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(thriller. Starring Mel Gibson, Ray Winstone, Bojana Novakovic, Danny Huston, Shawn Roberts. Directed by Martin Campbell. cert 15A)

With the coming year seeing big-screen reworkings of much-loved -- well, by some anyway -- TV shows from the past such as The A-Team and The Green Hornet, it's hard to complain when a quality piece of small screen drama makes the leap across the divide, especially when it comes with serious names attached.

Last year the 90s BBC conspiracy thriller State of Play made for a solid vehicle for Russell Crowe, Ben Affleck and Helen Mirren and now the Beeb's vaults have been poached yet again for another genre piece. Originally made in 1985, Edge of Darkness saw director Martin Campbell make his name by juggling a serious topic with perfectly judged suspense and explosive bouts of action when required and, following his success with Casino Royale, he's back at the helm here with the serious heft of Mel Gibson (in his first leading role since 2002's Signs) and Ray Winstone at the head of the cast.

The script (co-penned by William Monahan, who won an Oscar for The Departed and the writer of the original TV series, Troy Kennedy Martin) sees the story shift from Britain to the US, with Boston detective Tom Craven (Gibson) meeting his daughter Emma (Bojana Novakovic) on a break from her internship as a scientist, only for a gunman to blast her to death in the doorway of their home. Initially reckoning that he himself was the intended victim, Craven sets about an investigation only to become tangled up in a conspiracy which goes way beyond anything he's had to deal with before.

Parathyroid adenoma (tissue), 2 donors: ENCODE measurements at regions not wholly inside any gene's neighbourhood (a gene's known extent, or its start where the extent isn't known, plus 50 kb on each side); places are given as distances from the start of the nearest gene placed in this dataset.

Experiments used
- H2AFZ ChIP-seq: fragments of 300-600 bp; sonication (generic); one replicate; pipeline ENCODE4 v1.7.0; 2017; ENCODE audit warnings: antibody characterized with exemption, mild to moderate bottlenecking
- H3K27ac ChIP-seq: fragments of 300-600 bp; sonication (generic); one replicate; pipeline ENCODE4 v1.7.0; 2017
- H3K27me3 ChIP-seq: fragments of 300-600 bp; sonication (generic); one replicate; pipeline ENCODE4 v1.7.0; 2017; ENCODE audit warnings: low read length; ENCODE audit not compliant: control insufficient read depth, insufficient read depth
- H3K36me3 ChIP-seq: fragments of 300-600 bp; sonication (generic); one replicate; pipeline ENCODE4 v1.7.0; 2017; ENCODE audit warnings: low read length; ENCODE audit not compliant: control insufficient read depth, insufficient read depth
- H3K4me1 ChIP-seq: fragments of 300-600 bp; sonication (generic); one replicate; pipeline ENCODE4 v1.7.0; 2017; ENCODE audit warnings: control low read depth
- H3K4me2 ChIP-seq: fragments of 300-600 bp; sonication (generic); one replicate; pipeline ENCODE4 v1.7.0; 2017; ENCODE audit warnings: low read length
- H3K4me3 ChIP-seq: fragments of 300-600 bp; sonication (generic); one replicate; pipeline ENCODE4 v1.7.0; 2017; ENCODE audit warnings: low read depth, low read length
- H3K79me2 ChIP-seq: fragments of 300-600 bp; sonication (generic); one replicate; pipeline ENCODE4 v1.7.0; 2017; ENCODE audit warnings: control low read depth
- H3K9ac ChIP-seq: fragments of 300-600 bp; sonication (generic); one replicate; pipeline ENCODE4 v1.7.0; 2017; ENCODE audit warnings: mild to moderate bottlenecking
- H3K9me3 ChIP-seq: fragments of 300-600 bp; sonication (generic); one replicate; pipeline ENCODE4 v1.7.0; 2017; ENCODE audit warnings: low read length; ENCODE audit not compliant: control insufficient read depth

Some of the subtleties of the BBC series have had to be jettisoned to make the storyline fit into a two-hour running time. Gibson looks suitably drawn and aged as the grieving father, Ray Winstone is menacing as a CIA operative (although you may wonder why the CIA are recruiting British spooks) and the excellent Danny Huston has no problem convincing the viewer just what the head of a secretive multi-billion dollar corporation is capable of.

Edge of Darkness isn't without its flaws, mainly in that the conspiracy at the centre of the 1985 story doesn't really make sense in post-9/11 America, but for all that it's an extremely solid piece of mainstream movie-making which will pass a couple of hours in a thoroughly acceptable fashion. And it's nice to see Mel Gibson back in a role which allows him to display his outstanding talents. HHHII - GB